Ok, the article, as I understand it, was concerned that google was maybe missing the mark with privacy concerns. So, in response, google has limited the publication of private information by not talking to cnet. so, hasn't google just done something to address privacy concerns? you don't need to worry about all that sensitive data bein exposed on cnet for a while...

On another note, however, cnet made a big fuss about all google's caches and databanks, but found all their info from private web sites as far as I can tell; not by digging through google's trash.

So, in summary, while google's response may seem over the top, in a way it is a very logical response. Also, although the reporter no doubt meant well, I think that she may have been trying to dig up resentment for search companies a little too much.
Posted by (2 comments )
Reply Link Flag
Better explained by Isaac Asimov
Isaac wrote that there would be a device that could show you the past. People didn't just use it to see 1775, they used it to see 10 minutes ago, two days ago, last week, last month, anywhere anyone.
Privace became history, life became a fish bowl.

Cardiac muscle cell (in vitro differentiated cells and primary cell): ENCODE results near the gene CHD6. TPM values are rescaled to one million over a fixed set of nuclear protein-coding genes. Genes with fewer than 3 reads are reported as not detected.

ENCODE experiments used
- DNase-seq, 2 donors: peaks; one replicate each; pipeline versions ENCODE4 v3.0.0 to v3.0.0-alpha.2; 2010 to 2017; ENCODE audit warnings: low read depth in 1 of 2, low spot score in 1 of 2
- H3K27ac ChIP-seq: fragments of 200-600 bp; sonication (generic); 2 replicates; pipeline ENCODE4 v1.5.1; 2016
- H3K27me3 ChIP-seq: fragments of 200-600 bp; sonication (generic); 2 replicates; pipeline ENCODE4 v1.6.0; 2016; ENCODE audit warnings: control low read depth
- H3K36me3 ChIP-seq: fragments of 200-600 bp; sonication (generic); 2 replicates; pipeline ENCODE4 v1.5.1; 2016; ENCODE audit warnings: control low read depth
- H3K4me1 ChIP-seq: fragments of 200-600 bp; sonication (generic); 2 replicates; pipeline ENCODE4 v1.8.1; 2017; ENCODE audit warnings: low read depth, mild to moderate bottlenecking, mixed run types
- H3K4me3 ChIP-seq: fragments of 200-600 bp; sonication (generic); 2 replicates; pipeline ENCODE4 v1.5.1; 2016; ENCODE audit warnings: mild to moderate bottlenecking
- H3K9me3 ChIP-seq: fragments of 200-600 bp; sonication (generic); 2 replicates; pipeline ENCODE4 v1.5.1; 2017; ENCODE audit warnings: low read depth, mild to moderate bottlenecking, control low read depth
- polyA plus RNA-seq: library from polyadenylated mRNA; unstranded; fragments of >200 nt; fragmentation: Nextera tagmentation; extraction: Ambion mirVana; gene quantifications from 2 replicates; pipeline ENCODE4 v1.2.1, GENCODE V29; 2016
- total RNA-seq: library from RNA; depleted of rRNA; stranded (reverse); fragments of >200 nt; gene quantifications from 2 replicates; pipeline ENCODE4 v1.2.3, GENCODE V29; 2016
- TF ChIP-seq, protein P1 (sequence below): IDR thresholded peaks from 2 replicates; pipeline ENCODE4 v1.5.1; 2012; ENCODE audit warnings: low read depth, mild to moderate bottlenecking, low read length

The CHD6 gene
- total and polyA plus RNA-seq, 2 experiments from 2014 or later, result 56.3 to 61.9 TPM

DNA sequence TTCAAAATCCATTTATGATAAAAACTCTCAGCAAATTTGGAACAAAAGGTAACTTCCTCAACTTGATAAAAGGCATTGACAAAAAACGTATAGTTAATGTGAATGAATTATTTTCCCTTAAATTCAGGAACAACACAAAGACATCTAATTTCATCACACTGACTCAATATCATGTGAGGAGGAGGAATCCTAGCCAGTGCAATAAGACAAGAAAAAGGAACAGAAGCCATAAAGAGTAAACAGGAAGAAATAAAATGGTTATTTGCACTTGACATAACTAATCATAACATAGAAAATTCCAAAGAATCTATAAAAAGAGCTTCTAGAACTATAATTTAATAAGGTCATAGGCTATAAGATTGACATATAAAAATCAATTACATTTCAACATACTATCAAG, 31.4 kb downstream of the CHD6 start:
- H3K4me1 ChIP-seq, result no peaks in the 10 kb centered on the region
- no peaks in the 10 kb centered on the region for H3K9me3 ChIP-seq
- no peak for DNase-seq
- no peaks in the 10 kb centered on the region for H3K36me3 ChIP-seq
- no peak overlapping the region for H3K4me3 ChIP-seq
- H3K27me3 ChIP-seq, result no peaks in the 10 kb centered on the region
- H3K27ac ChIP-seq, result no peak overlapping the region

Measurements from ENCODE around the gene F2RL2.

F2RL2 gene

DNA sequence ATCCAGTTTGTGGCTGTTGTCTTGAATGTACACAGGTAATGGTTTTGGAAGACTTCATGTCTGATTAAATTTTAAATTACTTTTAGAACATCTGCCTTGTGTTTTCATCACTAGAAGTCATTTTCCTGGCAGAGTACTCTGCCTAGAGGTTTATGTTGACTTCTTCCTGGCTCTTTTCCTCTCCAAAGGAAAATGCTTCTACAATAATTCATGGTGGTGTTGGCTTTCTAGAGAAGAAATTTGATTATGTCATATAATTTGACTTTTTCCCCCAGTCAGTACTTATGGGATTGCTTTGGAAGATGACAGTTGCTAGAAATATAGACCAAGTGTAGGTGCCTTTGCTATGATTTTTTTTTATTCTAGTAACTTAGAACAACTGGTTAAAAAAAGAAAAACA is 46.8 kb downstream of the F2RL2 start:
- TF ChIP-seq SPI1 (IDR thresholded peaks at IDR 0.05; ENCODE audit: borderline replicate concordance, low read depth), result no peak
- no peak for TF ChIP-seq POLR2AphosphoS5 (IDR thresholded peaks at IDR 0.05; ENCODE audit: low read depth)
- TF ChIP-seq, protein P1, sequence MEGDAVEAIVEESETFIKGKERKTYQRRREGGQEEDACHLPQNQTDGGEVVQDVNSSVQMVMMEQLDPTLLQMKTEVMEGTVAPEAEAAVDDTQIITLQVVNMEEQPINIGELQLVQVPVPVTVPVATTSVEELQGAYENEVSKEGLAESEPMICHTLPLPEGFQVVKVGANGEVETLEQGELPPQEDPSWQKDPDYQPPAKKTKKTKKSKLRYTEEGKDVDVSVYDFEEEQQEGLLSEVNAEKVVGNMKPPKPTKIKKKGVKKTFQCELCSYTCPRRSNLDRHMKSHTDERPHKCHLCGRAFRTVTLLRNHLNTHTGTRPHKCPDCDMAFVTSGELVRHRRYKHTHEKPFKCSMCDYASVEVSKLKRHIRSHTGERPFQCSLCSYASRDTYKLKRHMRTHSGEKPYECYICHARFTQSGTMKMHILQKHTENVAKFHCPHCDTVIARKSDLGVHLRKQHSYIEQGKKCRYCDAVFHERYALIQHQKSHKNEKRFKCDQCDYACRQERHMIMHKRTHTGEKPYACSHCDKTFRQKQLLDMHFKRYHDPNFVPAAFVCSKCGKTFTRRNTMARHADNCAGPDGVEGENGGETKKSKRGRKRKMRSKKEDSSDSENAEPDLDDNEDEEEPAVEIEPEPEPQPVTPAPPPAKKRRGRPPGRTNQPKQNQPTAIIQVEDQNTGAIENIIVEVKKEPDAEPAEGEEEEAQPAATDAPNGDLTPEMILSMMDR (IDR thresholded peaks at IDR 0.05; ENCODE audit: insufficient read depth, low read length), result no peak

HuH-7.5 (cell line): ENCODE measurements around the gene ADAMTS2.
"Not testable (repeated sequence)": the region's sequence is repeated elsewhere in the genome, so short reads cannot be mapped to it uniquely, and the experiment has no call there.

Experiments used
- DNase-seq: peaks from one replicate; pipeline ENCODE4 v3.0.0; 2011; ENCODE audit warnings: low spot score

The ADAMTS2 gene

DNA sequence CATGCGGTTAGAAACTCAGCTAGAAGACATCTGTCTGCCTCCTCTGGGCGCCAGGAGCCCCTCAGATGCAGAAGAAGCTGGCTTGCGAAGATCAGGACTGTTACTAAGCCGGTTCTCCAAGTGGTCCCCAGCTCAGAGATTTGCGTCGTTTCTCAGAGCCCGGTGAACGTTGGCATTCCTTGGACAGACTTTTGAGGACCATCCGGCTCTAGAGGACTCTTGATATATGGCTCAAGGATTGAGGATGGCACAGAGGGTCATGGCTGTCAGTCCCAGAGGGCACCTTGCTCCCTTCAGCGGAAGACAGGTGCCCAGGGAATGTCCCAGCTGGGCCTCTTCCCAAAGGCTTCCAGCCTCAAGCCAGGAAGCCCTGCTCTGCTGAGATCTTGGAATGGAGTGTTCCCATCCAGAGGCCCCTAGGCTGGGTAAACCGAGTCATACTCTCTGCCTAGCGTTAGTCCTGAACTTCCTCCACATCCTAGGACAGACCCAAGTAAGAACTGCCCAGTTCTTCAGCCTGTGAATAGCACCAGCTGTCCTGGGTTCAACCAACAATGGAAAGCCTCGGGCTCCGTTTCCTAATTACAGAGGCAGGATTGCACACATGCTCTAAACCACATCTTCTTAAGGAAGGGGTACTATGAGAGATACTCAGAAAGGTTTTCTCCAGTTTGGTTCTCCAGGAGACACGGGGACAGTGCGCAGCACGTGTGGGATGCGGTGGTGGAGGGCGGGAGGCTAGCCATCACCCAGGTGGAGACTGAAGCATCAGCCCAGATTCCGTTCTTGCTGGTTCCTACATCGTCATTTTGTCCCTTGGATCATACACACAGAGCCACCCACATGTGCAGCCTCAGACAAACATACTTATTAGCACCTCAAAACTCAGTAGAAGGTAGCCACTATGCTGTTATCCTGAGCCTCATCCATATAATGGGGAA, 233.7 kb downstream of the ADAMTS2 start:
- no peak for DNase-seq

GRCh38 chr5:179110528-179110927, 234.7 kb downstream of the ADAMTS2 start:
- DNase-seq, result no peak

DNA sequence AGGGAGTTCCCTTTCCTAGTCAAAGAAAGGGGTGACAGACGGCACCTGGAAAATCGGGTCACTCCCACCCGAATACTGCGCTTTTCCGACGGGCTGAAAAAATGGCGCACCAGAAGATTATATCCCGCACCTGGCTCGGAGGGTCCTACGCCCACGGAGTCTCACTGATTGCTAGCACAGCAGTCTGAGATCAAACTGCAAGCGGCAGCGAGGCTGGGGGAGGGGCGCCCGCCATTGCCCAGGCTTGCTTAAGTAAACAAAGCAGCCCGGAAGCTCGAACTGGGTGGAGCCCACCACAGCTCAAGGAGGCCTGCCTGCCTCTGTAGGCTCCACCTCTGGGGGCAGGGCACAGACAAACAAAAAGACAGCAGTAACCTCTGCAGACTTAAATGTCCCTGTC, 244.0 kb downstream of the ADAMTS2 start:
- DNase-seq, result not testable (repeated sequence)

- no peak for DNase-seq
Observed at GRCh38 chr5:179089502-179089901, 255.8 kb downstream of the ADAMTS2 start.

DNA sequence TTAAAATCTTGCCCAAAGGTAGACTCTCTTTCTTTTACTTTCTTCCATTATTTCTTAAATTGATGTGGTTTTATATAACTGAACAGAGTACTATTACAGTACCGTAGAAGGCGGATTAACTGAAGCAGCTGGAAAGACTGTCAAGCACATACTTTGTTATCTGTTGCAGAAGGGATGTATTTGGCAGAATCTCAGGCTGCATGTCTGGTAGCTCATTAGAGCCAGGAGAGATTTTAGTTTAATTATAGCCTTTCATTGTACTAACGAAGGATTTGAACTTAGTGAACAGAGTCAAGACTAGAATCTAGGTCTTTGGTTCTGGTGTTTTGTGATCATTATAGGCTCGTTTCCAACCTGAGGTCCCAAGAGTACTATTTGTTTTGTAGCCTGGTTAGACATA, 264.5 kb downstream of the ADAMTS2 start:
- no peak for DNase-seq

Thanks Google!
Posted by (3 comments )
Reply Link Flag
Google may try to protect privacy
But will they succeed? Google has this info, and they can do as they please with it. Most likely, they'll with hold it to address said privacy concerns. What's to say an untrustworthy employee at google won't do something unauthorized with the data though? What's to say a hacker won't break into the info and steal it? Lastly, what's to say that law enforcement officers use the powers of the DMCA, the Patriot Act, or some other equally controvertial law to get this information? Google itself may address privacy concerns strongly. It's individuals that merit worrying about.
Posted by (41 comments )
Reply Link Flag
thats not true
most of the 'personal information' that u see in google is collected from public sources. IF u r that important then the information is accurate...most of the time the information is not accurate